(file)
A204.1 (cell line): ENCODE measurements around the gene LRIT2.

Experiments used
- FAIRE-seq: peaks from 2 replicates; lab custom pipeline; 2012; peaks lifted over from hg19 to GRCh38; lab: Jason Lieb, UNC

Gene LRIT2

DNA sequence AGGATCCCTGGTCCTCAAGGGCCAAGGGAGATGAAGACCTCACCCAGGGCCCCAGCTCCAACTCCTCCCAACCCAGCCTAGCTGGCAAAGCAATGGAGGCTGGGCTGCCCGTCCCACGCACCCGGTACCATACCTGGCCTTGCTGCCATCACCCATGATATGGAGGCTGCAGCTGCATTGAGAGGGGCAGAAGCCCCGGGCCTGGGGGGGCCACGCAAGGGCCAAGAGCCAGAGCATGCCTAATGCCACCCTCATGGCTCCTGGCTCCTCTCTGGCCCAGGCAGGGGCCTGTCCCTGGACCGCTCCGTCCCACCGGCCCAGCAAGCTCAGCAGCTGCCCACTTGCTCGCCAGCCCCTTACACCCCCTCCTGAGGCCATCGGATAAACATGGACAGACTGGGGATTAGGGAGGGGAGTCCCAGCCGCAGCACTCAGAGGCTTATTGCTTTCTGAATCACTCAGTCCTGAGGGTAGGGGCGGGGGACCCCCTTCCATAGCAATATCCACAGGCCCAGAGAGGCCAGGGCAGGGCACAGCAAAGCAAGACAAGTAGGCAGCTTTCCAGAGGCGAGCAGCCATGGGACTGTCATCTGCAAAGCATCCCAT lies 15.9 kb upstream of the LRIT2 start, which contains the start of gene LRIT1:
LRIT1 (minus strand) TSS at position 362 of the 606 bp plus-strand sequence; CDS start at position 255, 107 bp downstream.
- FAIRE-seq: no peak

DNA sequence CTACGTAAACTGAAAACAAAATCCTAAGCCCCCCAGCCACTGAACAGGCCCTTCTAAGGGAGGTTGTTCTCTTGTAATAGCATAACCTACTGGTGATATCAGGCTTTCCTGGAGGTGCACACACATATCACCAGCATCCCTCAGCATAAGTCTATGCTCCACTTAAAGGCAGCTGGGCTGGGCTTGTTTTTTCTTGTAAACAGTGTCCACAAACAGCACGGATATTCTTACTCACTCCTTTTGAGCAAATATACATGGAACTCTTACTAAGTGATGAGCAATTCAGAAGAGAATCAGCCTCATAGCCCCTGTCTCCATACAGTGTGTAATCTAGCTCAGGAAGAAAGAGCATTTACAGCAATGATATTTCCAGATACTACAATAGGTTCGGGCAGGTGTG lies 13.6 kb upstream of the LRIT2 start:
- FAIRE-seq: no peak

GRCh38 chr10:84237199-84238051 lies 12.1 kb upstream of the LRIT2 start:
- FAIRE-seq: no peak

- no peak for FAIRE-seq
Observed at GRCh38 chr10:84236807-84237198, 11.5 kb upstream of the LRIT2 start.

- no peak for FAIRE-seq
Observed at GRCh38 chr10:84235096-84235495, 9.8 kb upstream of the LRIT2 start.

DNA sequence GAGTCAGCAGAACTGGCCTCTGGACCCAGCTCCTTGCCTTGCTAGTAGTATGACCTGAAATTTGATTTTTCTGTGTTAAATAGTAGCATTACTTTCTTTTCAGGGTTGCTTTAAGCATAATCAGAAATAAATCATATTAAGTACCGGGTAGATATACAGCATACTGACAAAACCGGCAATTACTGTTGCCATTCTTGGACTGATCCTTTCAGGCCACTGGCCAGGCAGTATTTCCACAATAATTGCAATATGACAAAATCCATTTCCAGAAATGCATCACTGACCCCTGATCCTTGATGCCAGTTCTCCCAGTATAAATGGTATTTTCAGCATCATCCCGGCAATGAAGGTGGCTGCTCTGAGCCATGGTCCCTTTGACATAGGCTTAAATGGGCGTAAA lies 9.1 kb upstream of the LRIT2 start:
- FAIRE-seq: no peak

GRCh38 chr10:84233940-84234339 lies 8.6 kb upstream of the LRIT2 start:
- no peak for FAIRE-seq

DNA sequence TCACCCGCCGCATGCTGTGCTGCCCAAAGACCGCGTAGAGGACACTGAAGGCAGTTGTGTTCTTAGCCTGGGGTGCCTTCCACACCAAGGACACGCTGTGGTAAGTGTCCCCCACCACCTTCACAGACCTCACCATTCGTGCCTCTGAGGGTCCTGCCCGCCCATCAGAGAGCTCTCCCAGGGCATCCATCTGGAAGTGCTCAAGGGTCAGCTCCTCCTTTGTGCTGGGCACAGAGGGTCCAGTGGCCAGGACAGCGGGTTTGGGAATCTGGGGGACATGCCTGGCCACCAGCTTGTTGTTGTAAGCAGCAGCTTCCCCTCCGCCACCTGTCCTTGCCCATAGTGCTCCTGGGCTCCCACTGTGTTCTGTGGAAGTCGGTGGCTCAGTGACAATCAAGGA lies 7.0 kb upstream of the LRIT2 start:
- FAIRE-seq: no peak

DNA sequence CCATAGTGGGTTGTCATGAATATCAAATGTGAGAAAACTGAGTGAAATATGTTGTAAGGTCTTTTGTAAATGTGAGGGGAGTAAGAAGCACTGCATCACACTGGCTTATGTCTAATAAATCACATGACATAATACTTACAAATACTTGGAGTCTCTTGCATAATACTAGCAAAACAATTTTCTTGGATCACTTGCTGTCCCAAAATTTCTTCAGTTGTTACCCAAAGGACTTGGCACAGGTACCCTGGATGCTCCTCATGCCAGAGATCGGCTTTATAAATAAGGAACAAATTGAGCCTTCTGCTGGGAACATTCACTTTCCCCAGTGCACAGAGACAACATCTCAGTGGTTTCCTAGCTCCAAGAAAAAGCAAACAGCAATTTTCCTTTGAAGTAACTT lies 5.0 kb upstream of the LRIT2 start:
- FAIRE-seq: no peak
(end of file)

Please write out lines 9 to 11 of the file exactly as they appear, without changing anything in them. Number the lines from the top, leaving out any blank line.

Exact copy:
- FAIRE-seq: no peak

GRCh38 chr10:84237199-84238051 lies 12.1 kb upstream of the LRIT2 start:
- FAIRE-seq: no peak